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The back of Boom's early Dog mask (click for a bigger view)

It's another puppy face, just drawn on the back of the same mask! For this picture I just turned around and this is the back of my head. Yes, these are current pictures, taken yesterday. A friend of mine has started building Dog masks and made me think about the ones I used to make, so I thought to show and woof about what I did too.

How was it to put this on after years have gone by? Kind of odd, but the memories are familiar. For one thing the mask is harder to get on my head these days, though it had always been kind of tight. I remembered the scent of it so well when it was on, a mix of fabric and the magic marker.

I'd think about ways to be a Dog in school, then come home and put on a mask, and run around the house on four legs, playing pooch and admiring myself in the mirror, looking like a Dog.


Boomer

C.H.O.M.P.S. (Chomps)

One of the films in my top ten list of Dog movies is C.H.O.M.P.S., a fun summer movie from 1979. C.H.O.M.P.S. stands for Canine Home Protection System. Of course, any territorial Dog can be a home protection system, but this pooch is a robot Super Dog, the world's greatest crime biter! Think of half Benji, half Bionic Man, and you're on the right track.

A crime wave is hitting the city, and inventor Brian (Wesley) invents a stealth security system that looks like an ordinary Dog, but actually has super hearing, super sight, immense strength and the ability to run at high speed, with a device right out of Six Million Dollar Man: slow motion to suggest the idea of running at very high speed.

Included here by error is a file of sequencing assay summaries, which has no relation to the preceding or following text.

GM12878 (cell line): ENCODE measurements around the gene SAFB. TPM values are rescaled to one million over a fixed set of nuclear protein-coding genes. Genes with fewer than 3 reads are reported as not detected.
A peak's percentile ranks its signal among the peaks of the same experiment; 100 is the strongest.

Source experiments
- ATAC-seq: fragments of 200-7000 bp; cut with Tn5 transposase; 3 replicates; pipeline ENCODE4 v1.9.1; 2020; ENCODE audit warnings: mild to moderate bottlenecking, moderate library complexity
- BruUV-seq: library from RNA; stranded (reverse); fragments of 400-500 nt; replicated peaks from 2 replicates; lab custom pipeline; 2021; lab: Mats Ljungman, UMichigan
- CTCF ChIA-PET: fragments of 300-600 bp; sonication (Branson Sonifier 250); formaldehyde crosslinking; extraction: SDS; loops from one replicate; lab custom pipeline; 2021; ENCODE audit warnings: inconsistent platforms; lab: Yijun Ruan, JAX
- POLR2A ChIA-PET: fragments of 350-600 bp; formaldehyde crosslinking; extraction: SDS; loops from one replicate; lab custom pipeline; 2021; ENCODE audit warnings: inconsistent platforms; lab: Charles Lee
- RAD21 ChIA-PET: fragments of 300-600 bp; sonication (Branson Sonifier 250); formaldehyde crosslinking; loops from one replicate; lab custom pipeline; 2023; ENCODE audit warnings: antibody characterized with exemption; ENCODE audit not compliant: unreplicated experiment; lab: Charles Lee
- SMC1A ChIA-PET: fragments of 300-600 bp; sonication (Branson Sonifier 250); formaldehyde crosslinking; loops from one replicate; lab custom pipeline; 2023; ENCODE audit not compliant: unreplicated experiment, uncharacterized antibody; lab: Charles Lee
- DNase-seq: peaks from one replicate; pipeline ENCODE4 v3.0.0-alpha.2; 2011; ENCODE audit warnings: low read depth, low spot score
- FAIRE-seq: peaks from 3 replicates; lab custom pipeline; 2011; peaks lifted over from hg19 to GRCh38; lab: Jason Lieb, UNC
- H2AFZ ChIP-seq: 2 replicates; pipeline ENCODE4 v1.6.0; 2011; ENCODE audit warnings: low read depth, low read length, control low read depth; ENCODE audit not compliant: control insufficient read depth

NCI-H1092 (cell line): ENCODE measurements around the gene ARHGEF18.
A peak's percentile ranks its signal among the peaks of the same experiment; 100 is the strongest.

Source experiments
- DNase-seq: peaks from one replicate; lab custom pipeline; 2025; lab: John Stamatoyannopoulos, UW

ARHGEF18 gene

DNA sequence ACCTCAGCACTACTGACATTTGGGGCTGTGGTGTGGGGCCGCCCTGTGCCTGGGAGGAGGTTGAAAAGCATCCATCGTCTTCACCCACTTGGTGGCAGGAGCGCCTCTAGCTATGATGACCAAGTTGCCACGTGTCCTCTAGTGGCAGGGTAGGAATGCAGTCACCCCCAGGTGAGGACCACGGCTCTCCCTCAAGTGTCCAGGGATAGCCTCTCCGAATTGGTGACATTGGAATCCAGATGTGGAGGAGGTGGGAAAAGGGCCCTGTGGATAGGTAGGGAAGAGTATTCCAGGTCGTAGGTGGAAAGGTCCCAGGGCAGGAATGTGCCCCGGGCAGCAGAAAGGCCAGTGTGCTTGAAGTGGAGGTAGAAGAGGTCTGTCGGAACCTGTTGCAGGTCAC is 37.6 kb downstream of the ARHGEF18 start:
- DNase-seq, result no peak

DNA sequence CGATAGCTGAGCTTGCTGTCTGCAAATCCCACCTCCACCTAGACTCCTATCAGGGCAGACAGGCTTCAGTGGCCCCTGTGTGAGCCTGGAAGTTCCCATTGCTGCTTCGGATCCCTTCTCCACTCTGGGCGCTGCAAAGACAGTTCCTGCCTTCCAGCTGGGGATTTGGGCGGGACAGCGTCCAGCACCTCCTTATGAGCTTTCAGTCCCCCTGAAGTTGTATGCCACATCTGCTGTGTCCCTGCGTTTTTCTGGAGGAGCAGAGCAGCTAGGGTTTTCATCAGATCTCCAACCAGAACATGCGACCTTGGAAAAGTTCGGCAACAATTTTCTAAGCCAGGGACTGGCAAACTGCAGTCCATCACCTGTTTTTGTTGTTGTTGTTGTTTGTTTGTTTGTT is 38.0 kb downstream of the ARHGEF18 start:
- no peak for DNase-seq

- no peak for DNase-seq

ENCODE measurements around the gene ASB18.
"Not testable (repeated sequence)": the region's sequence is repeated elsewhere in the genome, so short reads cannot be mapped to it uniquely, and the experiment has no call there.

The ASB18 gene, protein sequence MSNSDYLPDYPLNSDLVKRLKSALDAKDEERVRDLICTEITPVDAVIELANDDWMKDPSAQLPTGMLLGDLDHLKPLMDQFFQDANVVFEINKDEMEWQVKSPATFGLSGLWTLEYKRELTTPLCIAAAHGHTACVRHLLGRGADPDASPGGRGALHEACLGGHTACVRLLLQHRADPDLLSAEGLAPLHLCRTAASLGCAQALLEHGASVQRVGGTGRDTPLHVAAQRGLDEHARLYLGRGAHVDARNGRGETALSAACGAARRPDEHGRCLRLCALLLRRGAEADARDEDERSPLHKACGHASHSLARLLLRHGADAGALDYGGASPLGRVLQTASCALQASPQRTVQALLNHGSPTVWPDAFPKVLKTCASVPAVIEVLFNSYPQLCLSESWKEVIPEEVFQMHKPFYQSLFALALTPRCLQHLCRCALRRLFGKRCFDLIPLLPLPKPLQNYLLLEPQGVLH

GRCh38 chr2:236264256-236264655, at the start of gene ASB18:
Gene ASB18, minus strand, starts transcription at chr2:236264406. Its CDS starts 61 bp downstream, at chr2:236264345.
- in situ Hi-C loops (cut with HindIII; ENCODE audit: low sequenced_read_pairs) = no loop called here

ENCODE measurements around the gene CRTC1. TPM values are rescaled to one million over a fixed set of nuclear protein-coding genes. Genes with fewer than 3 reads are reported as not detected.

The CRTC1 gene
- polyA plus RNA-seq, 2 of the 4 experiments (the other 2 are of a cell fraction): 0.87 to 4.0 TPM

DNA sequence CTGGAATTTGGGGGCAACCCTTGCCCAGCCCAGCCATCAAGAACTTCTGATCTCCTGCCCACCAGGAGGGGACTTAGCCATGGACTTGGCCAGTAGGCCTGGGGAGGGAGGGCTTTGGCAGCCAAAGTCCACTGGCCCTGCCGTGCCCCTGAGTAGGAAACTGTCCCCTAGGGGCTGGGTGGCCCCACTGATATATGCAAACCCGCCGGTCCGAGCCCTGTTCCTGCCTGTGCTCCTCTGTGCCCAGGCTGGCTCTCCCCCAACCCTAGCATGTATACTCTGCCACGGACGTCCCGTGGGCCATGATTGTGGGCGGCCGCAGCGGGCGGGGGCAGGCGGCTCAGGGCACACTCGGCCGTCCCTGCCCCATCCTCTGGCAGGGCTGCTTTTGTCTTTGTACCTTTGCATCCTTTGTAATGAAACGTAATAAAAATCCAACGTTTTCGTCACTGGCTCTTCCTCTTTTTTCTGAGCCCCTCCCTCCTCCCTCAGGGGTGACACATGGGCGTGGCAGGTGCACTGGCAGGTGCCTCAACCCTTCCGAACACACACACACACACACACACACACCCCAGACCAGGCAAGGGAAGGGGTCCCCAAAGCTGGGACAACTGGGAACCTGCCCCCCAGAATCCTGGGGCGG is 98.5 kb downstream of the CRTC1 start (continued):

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C.H.O.M.P.S. stars Wesley Eure and Valerie Bertinelli, with Conrad Bain, Chuck McCann, Red Buttons and Rascal, the real live Dog that C.H.O.M.P.S. the robot is based on.

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This is a 'pressbook' for movie theaters and others to help promote Chomps when it came to town.

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I'm not sure how I found out about C.H.O.M.P.S. being in theaters, if I'd seen a commercial for it or my dad suggested to go, knowing I'd want to see any Dog movie like this. We went to a smaller neighborhood theater in McKees Rocks, a town about 15 minutes away down along the river. I was really into my portable cassette recorder at the time taking it to different places and capturing moments with sound, the way some might use a camera to take pictures.

I took my recorder to C.H.O.M.P.S. and recorded some of the sound of the movie, so I could listen back later and remember what it was like. I'd also recorded some from Superman and other movies around that time, making a sort of movie soundtrack mixtape.

I enjoyed the movie a whole lot, with the scruffy superdog and it's lively disco soundtrack by Hoyt Curtin, and that it was something special that dad and me did together. It must be in my top ten movies of a lifetime.

Here's an advertising photo I scanned, a glossy print that would have been used by newspapers and magazines to promote C.H.O.M.P.S. in their movie sections. I think newspapers got these photos weekly, which would have been a way to stay on top of an editor's desk.

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(Click for full size Rascal)

This is Rascal, inventor Brian's real Dog '.. in whose image a new super burglar alarm system is invented..'

Boomer